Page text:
Have you ever heard anyone say that the book is always better than the movie? In the case of Cruel Intentions, I’m sure nothing could be more true. And I haven’t even read it.
Based on the 1782 novel, Les Liasons Dangerueses by Pierre Lacios, Cruel Intentions is the fourth, and by far the worst, attempt at screen adaptation. Director Roger Kumble takes this intriguing story of sexual manipulation and war, and tries to modernize it for a ’90’s audience. By casting some of today’s hottest new faces, Kumble attempts to comment on some of the controversial issues facing teens today, issues that were not prevalent in the 1700’s, which takes away from the essence of what the story is really meant to be about.
Sarah Michelle Gellar plays the wicked Kathryn Mertieul. Her pouty lip and pity-seeking attitude are distracting, rather than being characteristic of her strong-willed character. Kathryn is supposed to be a relentless woman set on messing with people’s minds just for the sport of it. Gellar’s portrayal of this complex character evokes more pity than hatred. I’m stuck on the brilliant performance Glenn Close gave in another adaptation, Dangerous Liaisons. Another character that’s difficult to watch is Sebastian, the suave womanizer painfully played by Ryan Phillippe (54). He has the looks, but lacks the skills to pull this one off. Instead of using charm to seduce his prey, his words are monotone and stale. He is ultimately unconvincing in this Romeo-type role.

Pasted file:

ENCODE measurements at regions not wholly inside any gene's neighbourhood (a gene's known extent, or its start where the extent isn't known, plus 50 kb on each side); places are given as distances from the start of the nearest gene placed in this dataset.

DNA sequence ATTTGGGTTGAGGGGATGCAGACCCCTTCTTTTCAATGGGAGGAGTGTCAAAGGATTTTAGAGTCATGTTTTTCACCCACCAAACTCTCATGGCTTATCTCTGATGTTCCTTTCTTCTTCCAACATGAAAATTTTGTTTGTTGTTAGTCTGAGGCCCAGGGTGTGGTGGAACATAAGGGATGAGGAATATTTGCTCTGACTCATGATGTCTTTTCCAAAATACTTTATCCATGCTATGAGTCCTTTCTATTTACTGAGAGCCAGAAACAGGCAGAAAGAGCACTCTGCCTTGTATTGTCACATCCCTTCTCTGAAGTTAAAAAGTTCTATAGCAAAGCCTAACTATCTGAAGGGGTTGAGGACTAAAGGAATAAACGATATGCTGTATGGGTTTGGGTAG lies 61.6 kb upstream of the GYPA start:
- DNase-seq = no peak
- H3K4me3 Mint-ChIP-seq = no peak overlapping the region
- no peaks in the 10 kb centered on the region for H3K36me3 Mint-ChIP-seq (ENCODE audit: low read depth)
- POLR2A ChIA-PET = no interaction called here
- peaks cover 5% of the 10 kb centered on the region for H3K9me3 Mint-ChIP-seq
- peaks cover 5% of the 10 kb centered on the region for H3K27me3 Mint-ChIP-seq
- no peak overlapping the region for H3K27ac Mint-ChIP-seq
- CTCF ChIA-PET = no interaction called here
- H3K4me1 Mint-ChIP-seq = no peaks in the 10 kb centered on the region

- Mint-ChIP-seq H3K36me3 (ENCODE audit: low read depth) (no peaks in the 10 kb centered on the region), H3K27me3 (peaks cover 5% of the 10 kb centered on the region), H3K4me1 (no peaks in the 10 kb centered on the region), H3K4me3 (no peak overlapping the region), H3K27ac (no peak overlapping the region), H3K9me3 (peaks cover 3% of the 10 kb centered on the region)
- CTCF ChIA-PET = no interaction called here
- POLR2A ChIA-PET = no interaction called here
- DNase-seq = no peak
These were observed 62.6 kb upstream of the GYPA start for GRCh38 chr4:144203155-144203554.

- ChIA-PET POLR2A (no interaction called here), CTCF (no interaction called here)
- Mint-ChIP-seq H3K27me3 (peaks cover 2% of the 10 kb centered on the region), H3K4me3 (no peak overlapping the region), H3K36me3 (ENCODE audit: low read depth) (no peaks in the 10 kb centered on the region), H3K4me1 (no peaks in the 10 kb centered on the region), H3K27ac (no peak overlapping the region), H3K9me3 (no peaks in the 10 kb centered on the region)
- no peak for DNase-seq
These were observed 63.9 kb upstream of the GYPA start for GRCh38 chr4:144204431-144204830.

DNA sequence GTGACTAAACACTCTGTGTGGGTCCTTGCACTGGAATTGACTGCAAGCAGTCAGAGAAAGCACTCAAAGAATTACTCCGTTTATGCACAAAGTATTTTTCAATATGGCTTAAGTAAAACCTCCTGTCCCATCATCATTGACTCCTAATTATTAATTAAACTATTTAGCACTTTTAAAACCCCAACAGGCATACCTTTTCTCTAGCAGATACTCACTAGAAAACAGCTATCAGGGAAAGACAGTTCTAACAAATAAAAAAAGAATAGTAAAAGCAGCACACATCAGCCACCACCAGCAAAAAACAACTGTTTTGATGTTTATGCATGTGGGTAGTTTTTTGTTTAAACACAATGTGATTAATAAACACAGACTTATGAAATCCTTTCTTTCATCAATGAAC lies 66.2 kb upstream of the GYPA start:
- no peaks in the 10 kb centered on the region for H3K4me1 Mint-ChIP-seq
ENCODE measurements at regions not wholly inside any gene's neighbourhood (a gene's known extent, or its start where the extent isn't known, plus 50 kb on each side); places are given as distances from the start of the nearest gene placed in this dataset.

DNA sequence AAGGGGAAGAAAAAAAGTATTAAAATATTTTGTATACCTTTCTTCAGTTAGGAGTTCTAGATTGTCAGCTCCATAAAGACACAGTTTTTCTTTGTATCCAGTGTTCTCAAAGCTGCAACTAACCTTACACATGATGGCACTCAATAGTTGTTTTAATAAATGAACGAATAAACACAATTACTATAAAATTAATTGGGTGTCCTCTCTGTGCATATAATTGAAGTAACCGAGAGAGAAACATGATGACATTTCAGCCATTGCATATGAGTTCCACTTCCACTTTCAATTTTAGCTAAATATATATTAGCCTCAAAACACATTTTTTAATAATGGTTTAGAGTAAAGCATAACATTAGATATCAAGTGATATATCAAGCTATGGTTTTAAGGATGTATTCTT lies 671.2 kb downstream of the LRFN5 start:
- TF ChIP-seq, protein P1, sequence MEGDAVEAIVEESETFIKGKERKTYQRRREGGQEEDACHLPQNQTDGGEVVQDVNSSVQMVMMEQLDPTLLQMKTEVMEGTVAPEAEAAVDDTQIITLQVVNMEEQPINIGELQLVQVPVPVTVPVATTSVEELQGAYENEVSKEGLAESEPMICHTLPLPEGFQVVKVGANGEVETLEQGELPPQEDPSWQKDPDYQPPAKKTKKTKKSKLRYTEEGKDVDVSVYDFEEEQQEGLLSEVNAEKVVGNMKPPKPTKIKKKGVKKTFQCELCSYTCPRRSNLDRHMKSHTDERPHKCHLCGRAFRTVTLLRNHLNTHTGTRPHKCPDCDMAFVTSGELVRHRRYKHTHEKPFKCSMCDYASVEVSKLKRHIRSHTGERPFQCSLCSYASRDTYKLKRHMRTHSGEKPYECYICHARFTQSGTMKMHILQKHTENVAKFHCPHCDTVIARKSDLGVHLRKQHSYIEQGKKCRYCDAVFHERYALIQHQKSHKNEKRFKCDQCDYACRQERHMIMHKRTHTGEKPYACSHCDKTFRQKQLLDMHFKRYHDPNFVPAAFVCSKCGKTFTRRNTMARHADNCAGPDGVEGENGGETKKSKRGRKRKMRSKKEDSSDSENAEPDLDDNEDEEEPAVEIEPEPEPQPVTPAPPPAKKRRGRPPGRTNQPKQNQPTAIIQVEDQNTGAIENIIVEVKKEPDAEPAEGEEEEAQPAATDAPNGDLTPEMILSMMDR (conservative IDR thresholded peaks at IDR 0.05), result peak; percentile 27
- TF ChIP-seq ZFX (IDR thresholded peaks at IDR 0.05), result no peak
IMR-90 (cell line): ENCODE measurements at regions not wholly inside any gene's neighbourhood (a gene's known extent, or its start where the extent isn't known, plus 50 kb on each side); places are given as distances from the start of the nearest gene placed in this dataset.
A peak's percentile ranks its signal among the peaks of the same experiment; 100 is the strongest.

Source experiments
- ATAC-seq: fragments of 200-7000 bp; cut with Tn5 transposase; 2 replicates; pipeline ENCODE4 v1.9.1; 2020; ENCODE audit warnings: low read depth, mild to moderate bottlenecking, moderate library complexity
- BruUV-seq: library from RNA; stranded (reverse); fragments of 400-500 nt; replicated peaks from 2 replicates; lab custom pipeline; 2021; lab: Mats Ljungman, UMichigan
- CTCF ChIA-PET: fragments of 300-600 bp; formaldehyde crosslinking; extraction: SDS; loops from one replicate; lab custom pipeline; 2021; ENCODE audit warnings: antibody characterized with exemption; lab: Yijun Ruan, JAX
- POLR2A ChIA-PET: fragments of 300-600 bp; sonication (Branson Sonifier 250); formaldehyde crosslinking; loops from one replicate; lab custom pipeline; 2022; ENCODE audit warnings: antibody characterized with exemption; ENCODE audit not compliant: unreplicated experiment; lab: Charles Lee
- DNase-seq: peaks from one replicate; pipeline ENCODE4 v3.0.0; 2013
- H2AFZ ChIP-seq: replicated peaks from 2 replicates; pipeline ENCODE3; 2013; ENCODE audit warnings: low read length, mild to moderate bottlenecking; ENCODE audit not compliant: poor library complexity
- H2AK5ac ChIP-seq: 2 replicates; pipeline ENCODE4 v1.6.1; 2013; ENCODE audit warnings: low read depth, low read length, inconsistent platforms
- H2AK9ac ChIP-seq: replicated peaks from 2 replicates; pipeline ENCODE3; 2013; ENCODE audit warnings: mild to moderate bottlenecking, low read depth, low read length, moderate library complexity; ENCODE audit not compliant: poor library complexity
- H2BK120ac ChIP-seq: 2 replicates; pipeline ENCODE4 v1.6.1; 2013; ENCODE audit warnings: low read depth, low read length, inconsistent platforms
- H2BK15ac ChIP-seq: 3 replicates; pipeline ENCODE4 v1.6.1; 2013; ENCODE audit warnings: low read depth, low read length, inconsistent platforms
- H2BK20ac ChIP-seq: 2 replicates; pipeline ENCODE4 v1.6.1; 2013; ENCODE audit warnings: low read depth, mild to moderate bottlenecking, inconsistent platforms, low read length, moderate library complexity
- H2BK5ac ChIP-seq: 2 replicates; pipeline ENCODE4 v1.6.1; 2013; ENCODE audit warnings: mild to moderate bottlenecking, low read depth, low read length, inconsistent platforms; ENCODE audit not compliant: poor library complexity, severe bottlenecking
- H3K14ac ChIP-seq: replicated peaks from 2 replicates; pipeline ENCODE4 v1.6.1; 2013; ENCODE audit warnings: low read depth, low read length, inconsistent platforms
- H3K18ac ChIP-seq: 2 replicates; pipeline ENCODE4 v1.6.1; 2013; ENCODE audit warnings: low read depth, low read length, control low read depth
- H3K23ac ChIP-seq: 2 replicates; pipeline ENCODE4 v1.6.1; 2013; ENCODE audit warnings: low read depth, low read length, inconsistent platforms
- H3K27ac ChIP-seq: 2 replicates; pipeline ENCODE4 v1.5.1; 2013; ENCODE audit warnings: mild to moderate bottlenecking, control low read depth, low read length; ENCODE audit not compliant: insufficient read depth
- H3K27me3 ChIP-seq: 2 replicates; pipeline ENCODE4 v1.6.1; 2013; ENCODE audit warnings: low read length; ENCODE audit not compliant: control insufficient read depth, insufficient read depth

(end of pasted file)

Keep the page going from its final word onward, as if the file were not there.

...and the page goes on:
Cruel Intentions had the makings to be a great commentary on social addictions. Instead, Kumble loses the powerful message through a string of bad choices. I’m sure that with a stronger cast, Cruel Intentions could have at least been somewhat bearable. If you’re not up for reading the book and want to get a true feel of how the story should be transposed to the screen, I suggest skipping Cruel Intentions and heading straight for Dangerous Liaisons.
+ Ashley Adams